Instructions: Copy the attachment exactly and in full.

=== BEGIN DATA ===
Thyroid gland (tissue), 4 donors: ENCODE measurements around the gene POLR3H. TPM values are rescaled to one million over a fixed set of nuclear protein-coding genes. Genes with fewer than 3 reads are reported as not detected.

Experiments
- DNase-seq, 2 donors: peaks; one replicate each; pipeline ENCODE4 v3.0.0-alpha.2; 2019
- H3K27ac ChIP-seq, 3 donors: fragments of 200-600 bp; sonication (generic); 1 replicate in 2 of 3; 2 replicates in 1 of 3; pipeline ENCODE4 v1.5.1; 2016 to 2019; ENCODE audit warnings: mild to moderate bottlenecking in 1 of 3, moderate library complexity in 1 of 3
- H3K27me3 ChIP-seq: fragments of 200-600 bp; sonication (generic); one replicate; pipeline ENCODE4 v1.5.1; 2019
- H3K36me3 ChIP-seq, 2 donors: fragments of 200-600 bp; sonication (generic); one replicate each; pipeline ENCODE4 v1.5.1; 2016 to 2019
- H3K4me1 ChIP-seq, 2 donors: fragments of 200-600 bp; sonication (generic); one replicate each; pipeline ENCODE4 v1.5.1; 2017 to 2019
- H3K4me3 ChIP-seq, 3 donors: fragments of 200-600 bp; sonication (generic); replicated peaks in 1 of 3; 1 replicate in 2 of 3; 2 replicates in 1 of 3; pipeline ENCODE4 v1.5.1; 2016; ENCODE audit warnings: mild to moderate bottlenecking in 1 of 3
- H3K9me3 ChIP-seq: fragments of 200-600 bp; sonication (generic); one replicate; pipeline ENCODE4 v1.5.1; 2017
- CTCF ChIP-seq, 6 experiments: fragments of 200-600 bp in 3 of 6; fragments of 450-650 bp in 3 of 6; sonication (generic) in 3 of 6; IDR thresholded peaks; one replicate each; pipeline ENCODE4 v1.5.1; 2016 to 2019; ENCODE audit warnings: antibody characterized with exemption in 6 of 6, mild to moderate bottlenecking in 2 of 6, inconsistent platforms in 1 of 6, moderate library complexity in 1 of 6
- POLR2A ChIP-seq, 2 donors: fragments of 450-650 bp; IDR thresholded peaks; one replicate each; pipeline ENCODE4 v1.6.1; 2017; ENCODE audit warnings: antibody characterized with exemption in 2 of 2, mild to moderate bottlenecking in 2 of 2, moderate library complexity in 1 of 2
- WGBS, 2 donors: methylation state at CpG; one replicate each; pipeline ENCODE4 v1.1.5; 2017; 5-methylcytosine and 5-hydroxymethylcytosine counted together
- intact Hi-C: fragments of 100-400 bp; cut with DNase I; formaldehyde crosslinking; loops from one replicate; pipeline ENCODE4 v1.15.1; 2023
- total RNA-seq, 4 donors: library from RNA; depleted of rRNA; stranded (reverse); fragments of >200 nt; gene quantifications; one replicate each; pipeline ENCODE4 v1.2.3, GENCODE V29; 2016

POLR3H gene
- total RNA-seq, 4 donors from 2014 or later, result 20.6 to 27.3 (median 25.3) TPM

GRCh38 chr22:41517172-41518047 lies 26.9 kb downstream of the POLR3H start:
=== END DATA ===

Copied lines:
Thyroid gland (tissue), 4 donors: ENCODE measurements around the gene POLR3H. TPM values are rescaled to one million over a fixed set of nuclear protein-coding genes. Genes with fewer than 3 reads are reported as not detected.

Experiments
- DNase-seq, 2 donors: peaks; one replicate each; pipeline ENCODE4 v3.0.0-alpha.2; 2019
- H3K27ac ChIP-seq, 3 donors: fragments of 200-600 bp; sonication (generic); 1 replicate in 2 of 3; 2 replicates in 1 of 3; pipeline ENCODE4 v1.5.1; 2016 to 2019; ENCODE audit warnings: mild to moderate bottlenecking in 1 of 3, moderate library complexity in 1 of 3
- H3K27me3 ChIP-seq: fragments of 200-600 bp; sonication (generic); one replicate; pipeline ENCODE4 v1.5.1; 2019
- H3K36me3 ChIP-seq, 2 donors: fragments of 200-600 bp; sonication (generic); one replicate each; pipeline ENCODE4 v1.5.1; 2016 to 2019
- H3K4me1 ChIP-seq, 2 donors: fragments of 200-600 bp; sonication (generic); one replicate each; pipeline ENCODE4 v1.5.1; 2017 to 2019
- H3K4me3 ChIP-seq, 3 donors: fragments of 200-600 bp; sonication (generic); replicated peaks in 1 of 3; 1 replicate in 2 of 3; 2 replicates in 1 of 3; pipeline ENCODE4 v1.5.1; 2016; ENCODE audit warnings: mild to moderate bottlenecking in 1 of 3
- H3K9me3 ChIP-seq: fragments of 200-600 bp; sonication (generic); one replicate; pipeline ENCODE4 v1.5.1; 2017
- CTCF ChIP-seq, 6 experiments: fragments of 200-600 bp in 3 of 6; fragments of 450-650 bp in 3 of 6; sonication (generic) in 3 of 6; IDR thresholded peaks; one replicate each; pipeline ENCODE4 v1.5.1; 2016 to 2019; ENCODE audit warnings: antibody characterized with exemption in 6 of 6, mild to moderate bottlenecking in 2 of 6, inconsistent platforms in 1 of 6, moderate library complexity in 1 of 6
- POLR2A ChIP-seq, 2 donors: fragments of 450-650 bp; IDR thresholded peaks; one replicate each; pipeline ENCODE4 v1.6.1; 2017; ENCODE audit warnings: antibody characterized with exemption in 2 of 2, mild to moderate bottlenecking in 2 of 2, moderate library complexity in 1 of 2
- WGBS, 2 donors: methylation state at CpG; one replicate each; pipeline ENCODE4 v1.1.5; 2017; 5-methylcytosine and 5-hydroxymethylcytosine counted together
- intact Hi-C: fragments of 100-400 bp; cut with DNase I; formaldehyde crosslinking; loops from one replicate; pipeline ENCODE4 v1.15.1; 2023
- total RNA-seq, 4 donors: library from RNA; depleted of rRNA; stranded (reverse); fragments of >200 nt; gene quantifications; one replicate each; pipeline ENCODE4 v1.2.3, GENCODE V29; 2016

POLR3H gene
- total RNA-seq, 4 donors from 2014 or later, result 20.6 to 27.3 (median 25.3) TPM

GRCh38 chr22:41517172-41518047 lies 26.9 kb downstream of the POLR3H start: